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Who is Greta Thunberg? Show more Show less

The 16-year-old Swedish climate activist has emerged as the face of environmentalism. Her school strike ignited a global movement, she has addressed US Congress and the United Nations on the threat of climate change and now she has been nominated for the Nobel Peace Prize. But who is Greta Thunberg?
Greta Thunberg is a young, inexperienced, privileged teenager who travels around the world to address international bodies.
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Greta Thunberg doesn't tackle the real polluters

Thunberg spends her time lecturing the governments of Europe and North America without mentioning nations like China and India, who are both serious emissions offenders.

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Context

Greta Thunberg has called out governments in North America and Europe for their emissions and role in the climate crisis. However, she has not gone to India or China, two of the largest greenhouse gas emitters, and urged them to change their ways. If she was serious about tackling climate change, she would prioritise going after the worst offenders.

The Argument

Great Thunberg filed a lawsuit against five nations over their role in the climate crisis, but notably, the US, China and India, several of the world's biggest greenhouse gas emitters, were not among them. If she was serious about tackling the worst offenders, they would feature prominently in her rhetoric and legal proceedings. Curiously, Brazil is among the five nations (the others are Argentina, Turkey, Germany and France), a country whose per capita emissions are half those of Thunberg's native Sweden. [1] The choice of countries in the lawsuit seem almost arbitrary. Argentina, Turkey and Brazil are minnows in comparison to the high per-capita emitters like the US, and their Northern European counterparts. They have also adopted environmentally conscious policies far earlier in their development cycles. Turkey, for example, has reduced its greenhouse emissions by more than any other developed nation. Of the five highest polluting nations on earth, only India's emissions are rising. Therefore, if reducing CO2 emissions was a priority for Greta, surely India would also play a prominent role in her legal efforts?[2] Alternatively, if she wants to go after the worst per capita offenders and persuade individuals to change their way of life, she would target nations like the US, Brunei, Australia, Saudi Arabia, the United Arab Emirates, Kuwait, Bahrain, and Qatar. The fact that she doesn't go after either the worst emitting governments nor the individuals with the highest emissions could be indicative of an underlying political agenda.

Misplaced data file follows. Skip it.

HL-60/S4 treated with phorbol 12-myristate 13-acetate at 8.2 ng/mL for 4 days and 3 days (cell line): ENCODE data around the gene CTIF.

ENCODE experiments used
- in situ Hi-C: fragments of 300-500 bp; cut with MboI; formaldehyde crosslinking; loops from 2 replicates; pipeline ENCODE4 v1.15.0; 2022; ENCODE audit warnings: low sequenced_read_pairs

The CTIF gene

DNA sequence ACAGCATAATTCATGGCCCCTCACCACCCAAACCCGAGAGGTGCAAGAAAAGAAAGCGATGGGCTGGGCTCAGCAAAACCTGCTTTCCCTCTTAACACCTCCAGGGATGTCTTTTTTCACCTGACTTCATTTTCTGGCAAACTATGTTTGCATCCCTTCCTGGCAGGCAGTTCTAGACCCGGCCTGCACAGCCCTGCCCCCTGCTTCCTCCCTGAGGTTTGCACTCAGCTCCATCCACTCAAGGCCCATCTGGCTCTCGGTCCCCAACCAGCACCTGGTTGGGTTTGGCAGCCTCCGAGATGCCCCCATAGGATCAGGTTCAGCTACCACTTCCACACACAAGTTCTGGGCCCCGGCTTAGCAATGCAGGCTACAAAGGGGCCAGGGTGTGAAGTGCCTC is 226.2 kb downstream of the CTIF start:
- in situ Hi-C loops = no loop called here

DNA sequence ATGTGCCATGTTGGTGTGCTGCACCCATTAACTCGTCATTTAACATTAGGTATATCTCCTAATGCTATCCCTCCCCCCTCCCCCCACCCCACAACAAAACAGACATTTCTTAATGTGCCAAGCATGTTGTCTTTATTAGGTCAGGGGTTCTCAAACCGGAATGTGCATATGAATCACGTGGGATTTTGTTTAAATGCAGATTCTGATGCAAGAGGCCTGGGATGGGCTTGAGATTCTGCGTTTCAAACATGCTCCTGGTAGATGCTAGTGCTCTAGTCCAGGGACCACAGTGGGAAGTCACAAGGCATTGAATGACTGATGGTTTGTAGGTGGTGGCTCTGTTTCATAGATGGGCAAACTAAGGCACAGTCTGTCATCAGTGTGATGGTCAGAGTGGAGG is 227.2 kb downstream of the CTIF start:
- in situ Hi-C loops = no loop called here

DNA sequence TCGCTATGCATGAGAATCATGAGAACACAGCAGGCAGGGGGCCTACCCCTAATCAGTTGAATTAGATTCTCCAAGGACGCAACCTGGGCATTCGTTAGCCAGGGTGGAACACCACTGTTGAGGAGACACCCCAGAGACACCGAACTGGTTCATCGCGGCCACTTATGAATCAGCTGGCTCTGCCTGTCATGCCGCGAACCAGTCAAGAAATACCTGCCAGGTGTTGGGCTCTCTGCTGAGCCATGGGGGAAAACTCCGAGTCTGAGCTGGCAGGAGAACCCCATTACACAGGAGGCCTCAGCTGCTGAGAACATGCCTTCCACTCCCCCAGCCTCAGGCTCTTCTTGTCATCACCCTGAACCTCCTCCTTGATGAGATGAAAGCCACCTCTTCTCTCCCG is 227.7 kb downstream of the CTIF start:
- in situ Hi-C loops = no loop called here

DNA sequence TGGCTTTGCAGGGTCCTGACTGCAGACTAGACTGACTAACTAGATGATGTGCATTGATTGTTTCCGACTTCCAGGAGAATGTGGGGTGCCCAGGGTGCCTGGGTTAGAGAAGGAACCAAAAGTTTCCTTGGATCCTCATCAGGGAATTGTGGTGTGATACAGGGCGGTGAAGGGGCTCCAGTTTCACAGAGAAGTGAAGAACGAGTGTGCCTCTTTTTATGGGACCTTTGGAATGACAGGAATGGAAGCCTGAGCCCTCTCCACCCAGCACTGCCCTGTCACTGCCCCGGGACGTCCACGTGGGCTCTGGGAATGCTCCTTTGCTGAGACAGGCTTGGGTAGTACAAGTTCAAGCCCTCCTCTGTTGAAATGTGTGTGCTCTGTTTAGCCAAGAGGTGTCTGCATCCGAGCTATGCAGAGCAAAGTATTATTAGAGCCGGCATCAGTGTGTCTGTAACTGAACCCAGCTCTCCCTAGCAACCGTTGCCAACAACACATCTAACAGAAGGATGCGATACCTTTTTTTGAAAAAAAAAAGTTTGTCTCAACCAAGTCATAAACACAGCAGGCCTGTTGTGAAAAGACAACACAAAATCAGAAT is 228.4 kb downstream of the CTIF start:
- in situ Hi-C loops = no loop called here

Counter arguments

She went to the US because of the UN Climate Summit. She wasn’t just going over there to lecture US companies and North American governments. When she addressed the crowd, delegates from all over the world were in attendance. Her message will be carried to every government on the planet. To say she is not addressing polluters like India and China is inaccurate. She is addressing the world. Also, China’s per capita emissions are around half of those of the US. Therefore, if her message is for both individual and government action to reduce emissions, it makes sense for her to target countries with higher per capita emissions. If she can persuade individuals in these countries to lower their emissions, it would have a significant impact. It should also be noted that Thunberg is planning a trip to China to spread her message there in 2020.

Premises

[P1] Greta has so far focussed her attention on berating the global leaders of the West over their climate policies. [P2] If her sole agenda was tackling climate change, she would include other prominent emissions offenders in her rhetoric and speeches. [P3] The fact that she doesn't could be indicative of an alternative political agenda.

Rejecting the premises

[Rejecting P1] She has not focused her attention on any one governement or leader.

References

  1. https://www.sundayguardianlive.com/opinion/time-greta-thunberg-grown-conversations
  2. https://www.theguardian.com/environment/2017/nov/06/how-indias-battle-with-climate-change-could-determine-all-of-our-fates

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This page was last edited on Friday, 25 Oct 2019 at 14:07 UTC